Choosing a healthy dessert over a decadent one can be difficult for anyone. For people with diabetes, the decision has extra significance. Whether people cope with diabetes in positive or negative ways can make it easier or harder for them to choose an apple over a cupcake. A new study by Melissa McCoy and Laurie Theeke—researchers from the WVU School of Nursing—suggests men and women may cope with diabetes in different ways. Those differences can affect their health outcomes and quality of life. (WVU Photo/Aira Burkhart)

Women and men may cope differently with diabetes diagnoses, suggests new study

Women may be more likely than men to use negative coping styles when they’re diagnosed with diabetes, according to a West Virginia University School of Nursing study.

“We also found that women with type 2 diabetes reported poorer health-related quality of life,” said Melissa McCoy, a doctoral student in the School of Nursing and a Jonas Nurse Scholar, who led the study. “I didn’t think that was very surprising. Women usually take care of others before they take care of themselves.”

Her findings appeared in the International Journal of Nursing Sciences.

She and her research partner—Laurie Theeke, a professor and director of the Ph.D. Program at the School of Nursing and nurse practitioner in the Department of Family Medicine—reviewed 22 quantitative studies that analyzed the psychological and social factors that influence how adults cope with type 2 diabetes. Four of the studies the researchers considered addressed gender differences in coping styles.

Women with type 2 diabetes were more likely to adopt three negative coping styles: resignation, protest and isolation.

In other words, a higher percentage of women resigned themselves to an unhealthy fate, refused to manage their condition and engaged less frequently with family and friends.

“Adults who are newly diagnosed with type 2 diabetes might have a social response, like ‘Well, I can’t go to my mom’s for dinner anymore,’” Theeke said. “They don’t want to put people out to accommodate dietary changes. And they can end up feeling left out and become isolated, which causes more negative emotions.”

“We found that if patients used more positive coping styles, they had better psychological and physical health, but negative coping styles led to worse health outcomes,” said McCoy, who also directs the Associate Degree Program in Nursing at Davis & Elkins College.

Coping styles qualified as positive if they motivated diabetes patients to manage their condition effectively. The researchers deemed these styles “problem-focused.” Examples include planning a week’s worth of low-carb meals in advance, using a phone or smart speaker to set medication reminders and following through with medical checkups.

Negative coping styles—such as ruminating on the diagnosis, eating sugary foods to relieve stress and feeling guilty for dietary lapses—were “emotion focused.” They sabotaged diabetes-management efforts.

The researchers also discovered that women reported having less social support than men did.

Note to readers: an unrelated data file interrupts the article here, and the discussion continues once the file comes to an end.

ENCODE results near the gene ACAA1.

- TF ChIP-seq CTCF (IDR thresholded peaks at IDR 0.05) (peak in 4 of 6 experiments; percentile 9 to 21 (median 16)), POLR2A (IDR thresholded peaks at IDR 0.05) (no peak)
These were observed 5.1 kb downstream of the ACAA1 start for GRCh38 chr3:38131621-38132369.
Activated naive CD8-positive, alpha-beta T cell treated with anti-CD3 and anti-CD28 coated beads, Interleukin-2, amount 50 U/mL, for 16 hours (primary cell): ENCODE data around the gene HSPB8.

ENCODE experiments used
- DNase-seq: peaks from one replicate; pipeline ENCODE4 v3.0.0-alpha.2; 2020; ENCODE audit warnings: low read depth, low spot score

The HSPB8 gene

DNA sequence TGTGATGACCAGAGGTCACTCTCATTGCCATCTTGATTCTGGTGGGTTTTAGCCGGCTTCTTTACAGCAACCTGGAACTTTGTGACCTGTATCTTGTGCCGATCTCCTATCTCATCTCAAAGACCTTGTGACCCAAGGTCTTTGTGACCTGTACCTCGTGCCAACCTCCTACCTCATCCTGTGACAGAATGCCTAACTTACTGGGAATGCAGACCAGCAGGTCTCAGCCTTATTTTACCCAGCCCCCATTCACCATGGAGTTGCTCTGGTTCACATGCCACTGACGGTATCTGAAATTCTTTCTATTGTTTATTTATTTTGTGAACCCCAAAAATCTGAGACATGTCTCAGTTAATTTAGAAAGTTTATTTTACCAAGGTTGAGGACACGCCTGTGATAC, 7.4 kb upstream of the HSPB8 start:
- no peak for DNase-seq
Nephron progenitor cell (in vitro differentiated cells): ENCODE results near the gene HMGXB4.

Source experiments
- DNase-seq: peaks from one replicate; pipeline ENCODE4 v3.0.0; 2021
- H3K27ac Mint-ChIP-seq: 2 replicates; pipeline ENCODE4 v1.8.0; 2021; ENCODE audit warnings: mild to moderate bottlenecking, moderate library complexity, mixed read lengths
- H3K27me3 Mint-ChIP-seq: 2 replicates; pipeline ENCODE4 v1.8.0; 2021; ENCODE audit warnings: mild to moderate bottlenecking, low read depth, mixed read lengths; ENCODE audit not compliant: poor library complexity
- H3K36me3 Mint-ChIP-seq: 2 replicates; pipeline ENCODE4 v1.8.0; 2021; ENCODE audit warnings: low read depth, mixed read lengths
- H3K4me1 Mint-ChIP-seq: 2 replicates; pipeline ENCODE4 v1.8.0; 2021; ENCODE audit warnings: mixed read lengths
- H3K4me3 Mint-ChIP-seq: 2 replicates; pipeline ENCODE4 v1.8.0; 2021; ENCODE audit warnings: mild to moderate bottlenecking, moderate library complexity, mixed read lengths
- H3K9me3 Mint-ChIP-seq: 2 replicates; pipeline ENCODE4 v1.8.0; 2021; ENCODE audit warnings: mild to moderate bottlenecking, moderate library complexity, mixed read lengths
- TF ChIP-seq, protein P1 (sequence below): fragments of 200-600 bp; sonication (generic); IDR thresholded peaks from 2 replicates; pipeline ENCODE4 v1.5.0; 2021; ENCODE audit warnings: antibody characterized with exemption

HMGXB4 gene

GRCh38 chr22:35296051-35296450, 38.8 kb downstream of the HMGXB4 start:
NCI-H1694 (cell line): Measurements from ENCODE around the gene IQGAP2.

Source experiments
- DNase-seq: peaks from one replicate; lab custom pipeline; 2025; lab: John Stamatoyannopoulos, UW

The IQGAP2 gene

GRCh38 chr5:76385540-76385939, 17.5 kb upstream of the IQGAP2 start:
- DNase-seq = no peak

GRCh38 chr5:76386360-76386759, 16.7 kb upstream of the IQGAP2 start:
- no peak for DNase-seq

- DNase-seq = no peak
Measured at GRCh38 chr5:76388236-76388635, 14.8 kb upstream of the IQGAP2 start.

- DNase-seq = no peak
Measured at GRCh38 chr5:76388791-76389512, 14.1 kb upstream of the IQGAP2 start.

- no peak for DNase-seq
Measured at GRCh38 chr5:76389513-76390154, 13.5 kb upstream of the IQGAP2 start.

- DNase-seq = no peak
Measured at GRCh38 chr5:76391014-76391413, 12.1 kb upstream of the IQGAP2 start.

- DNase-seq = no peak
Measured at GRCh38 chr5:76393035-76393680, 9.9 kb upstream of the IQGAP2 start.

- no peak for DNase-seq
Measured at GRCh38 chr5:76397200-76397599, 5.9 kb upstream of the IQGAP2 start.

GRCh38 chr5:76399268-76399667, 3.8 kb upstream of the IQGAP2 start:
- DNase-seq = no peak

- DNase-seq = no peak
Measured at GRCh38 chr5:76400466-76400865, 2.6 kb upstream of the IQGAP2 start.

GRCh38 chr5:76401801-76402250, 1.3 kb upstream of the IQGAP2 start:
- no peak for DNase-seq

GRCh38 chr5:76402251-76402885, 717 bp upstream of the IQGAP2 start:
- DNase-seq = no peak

“Women give a lot of support,” McCoy said, but they may be less likely to get it.

Insufficient social support isn’t just unpleasant for diabetes patients. It’s also associated with poorer control of blood sugar, or glucose, and other health problems.

Overall, the 22 studies in McCoy’s analysis reaffirmed the importance of social support in diabetes management. People—both men and women—who reported having less social support had higher rates of depression and anxiety, and their glucose levels deviated more from the norm.

“If we can find a way to identify and facilitate an effective mechanism for coping,” Theeke said, “then that may be linked to individual motivation to achieve successes with diet or exercise or stress management—whatever the goal is—which could lead to better outcome numbers, like improved hemoglobin A1C, lower finger-stick numbers and improved weight.”

If diabetes patients’ glucose gets too high, the risk of nerve, blood vessel and organ damage grows. If it gets too low, patients can feel weak or dizzy. They can even pass out. At either extreme, coma and death may be possible.

Keeping glucose levels within a safe range can help prevent these harmful effects. But adhering to a lifelong regimen of dietary restrictions, exercise routines and—in some cases—prescription medications doesn’t happen in isolation.

By understanding gender disparities in how patients cope with diabetes, healthcare providers can offer support that’s better tailored to their individual patients’ needs.

“We know that men and women handle things differently,” McCoy said. Optimizing their treatment is “going to take everybody working together: the patient, the patient’s family, the nurses, the doctors, the pharmacists. And it’s going to take providing individualized plans of care. One size doesn’t fit all.”


Title: A systematic review of the relationships among psychosocial factors

and coping in adults with type 2 diabetes mellitus



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